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JIM CRUMLEY: The tectonic plates just shifted under Scottish politics

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Is there a more overworked cliché in the rarefied language of politics than the movement of tectonic plates?

In the wider world beyond politics, and which politics at its best strives to serve, tectonic plates are pieces of the Earth’s crust.

Every now and then, they are nudged from beneath by an upheaval of fire and rock.

This has consequences for the outer layer of the planet, in the form of an earthquake for example, beyond which the land will be irrevocably changed.

Some of these “pieces of the Earth’s crust” are the size of continents.

There is, for example, a Eurasian tectonic plate, which, as the name suggests, is the size of Eurasia.

And in a corner of Eurasia called Edinburgh at the weekend –quite unremarked by the geology of the wider world but almost off the Richter scale of politics – the tectonic plate heaved and the landscape shuddered.

The aftershocks will take a while to settle the landscape into a new form, but behold, the landscape is decidedly greener already.

When the membership of the Scottish Greens voted for a partnership with the Scottish Nationalists and two seats in the cabinet of the Scottish Government, the landscape of Scottish politics was reconfigured.

Reasons for cheer in Scottish politics

(1) I am a nature writer with an awareness of many of the environmental problems that beset Scotland. It is an awareness gathered at first hand through thousands of hours in nature’s company, watching and writing it down.

I am frustrated that Scottish politicians of all hues have failed to devote the required resources or demonstrate the courage to tackle those vested interests that have bedeviled the land for generations now.

I hope the Green influence will address that shortcoming in Scottish politics.

Scottish Greens co-leaders Patrick Harvie and Lorna Slater at the site of a new solar farm.
Scottish Greens co-leaders Patrick Harvie and Lorna Slater at the site of a new solar farm.

(2) For as long as I have been old enough to vote, I have been an enthusiast for Scottish independence.

So now, the only party than can deliver independence in government has just added a new environment-thirled and pro-independence element at the heart of that government.

As a result, the chances were never higher of achieving both an independent Scotland that is actively pro-European and a Scotland determined to heal and invigorate its natural environment.

Quite simply, there is no other route to bringing about the kind of Scotland to which many of its natives aspire.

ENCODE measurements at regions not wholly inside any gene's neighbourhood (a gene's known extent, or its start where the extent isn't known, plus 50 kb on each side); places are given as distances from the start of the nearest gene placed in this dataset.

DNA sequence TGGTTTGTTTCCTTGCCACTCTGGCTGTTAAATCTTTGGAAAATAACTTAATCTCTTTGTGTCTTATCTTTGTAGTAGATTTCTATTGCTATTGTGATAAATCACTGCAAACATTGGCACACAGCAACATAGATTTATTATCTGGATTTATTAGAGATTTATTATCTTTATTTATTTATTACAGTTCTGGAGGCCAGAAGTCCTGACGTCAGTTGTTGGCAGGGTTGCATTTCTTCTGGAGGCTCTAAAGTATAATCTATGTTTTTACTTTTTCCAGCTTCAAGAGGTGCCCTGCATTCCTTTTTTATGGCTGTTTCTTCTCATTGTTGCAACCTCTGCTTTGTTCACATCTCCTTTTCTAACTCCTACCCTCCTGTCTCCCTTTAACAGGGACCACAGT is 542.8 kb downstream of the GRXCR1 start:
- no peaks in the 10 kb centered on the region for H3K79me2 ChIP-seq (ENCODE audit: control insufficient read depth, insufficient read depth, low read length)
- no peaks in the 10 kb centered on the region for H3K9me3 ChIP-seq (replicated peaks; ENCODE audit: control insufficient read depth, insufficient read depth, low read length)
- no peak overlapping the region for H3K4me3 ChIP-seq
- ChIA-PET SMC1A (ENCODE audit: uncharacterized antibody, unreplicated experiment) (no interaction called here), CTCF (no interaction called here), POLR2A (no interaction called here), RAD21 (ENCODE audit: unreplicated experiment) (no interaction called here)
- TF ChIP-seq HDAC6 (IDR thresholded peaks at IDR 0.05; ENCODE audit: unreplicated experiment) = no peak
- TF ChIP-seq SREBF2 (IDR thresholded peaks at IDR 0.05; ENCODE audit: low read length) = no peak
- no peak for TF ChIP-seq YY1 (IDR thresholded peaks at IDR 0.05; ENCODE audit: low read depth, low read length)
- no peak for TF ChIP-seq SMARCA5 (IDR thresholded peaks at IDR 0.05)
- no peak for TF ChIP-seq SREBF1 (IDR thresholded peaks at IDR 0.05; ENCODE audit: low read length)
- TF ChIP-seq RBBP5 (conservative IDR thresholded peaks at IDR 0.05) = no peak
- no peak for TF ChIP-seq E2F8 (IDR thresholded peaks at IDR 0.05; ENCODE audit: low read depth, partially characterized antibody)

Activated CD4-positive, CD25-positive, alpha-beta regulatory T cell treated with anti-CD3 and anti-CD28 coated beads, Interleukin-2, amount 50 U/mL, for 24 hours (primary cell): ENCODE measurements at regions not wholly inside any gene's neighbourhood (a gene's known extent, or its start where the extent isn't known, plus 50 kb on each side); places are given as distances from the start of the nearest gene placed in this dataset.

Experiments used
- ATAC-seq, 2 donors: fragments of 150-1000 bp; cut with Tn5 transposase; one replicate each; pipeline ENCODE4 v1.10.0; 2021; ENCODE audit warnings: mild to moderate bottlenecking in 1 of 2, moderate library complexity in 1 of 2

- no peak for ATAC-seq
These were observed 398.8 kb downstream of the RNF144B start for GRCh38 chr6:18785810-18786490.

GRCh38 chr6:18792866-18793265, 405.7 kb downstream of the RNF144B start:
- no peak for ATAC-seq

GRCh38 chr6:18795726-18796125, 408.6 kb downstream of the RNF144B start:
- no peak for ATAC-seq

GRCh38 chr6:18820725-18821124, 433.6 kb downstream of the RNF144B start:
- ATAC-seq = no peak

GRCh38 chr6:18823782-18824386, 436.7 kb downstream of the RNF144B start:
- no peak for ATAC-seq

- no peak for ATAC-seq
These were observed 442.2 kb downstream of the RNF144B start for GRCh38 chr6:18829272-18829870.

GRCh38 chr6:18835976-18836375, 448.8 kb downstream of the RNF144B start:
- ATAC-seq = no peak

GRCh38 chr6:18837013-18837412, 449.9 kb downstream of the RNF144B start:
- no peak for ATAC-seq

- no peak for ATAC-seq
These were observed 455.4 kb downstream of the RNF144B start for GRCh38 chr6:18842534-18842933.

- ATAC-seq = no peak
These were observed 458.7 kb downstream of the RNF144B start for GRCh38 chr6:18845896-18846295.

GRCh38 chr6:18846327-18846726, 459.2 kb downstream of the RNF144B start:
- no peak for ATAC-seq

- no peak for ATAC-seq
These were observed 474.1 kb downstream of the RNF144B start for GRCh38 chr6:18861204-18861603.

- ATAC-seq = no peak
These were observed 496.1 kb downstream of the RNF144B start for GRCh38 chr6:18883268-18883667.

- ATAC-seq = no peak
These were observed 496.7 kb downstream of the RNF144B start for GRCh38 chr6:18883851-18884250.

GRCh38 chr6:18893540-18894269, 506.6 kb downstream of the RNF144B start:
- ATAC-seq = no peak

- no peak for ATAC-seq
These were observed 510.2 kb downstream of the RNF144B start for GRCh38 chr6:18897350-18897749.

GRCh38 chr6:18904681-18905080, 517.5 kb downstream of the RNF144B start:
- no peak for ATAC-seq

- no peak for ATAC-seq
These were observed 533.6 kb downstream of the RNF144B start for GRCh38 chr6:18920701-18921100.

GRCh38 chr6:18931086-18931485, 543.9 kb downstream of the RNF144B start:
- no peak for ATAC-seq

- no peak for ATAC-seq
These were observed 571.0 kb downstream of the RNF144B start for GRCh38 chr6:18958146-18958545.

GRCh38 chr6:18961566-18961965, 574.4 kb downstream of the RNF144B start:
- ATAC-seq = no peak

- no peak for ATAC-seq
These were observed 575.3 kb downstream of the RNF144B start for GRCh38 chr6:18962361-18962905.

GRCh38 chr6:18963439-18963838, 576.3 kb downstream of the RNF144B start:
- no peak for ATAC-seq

A world beyond Scottish politics

There is also this. Beyond the self-interest of Scottish politics and Scotland’s health as a nation, there is the wider question of the health of the planet.

Regardless of what the governments of the world commit to at the COP summit in November, real progress will be kick-started by role models.

My ambition for Scotland is that it becomes one.

That it demonstrates a commitment to the health of our natural environment that is beyond reproach.

Role models don’t have to be huge countries, they just have to be persuasive.

It won’t be easy. Land ownership and land use in much of Scotland is strangled by a Victorian arm lock that is anti-nature and must be broken.

Too often the relationship between landowners and ministers has been too close.

And too often, professional conservation has had to fight to be heard, to try and counter the resistance of governments and private landowners instead of being encouraged by them.

An appropriate first gesture would be to abolish the government’s woefully timid agency that advises on the natural environment, NatureScot.

It should be replaced with something with all the radical vigour that the job requires.

Future generations will know what we did

Throughout the rise of the global environment to the top of the world’s political agenda, and for that matter throughout the negotiations between the Scottish Nationalists and the Scottish Greens, my mind has kept going back to an article I read two years ago by an Icelandic author, Andri Snaer Magnason.

He was given the extraordinary commission by a group of American academics of writing a eulogy for a glacier.

Iceland’s glaciers are melting, all of them. Almost all the glaciers in the world are.

But one in Iceland has actually died.

In his article, Mr Magnason wrote:

“A dying glacier is not a dramatic event. The drama of a melting glacier is no more dramatic than springtime: one day there is snow and the next day it is gone. We are living through the Great Thaw, the Big Melt. We have to remind ourselves that this is not normal…”

The academics asked Mr Magnason to write the text for a plaque to commemorate the glacier that died. What he wrote for as yet unborn generations of Icelanders was this:

“We know what is happening and what needs to be done. Only you know if we did it.”

That is exactly where we stand right now, contemplating the future of Scotland, the future of planet Earth.

If you have never been to the Scottish Parliament, the wall on the Canongate has a collection of inspirational quotations relevant to what I still think is an inspirational building.

I dare this new-look, optimistic Scottish Government to add Mr Magnason’s words to the wall.

And maybe drop the tectonic plates from the speeches.

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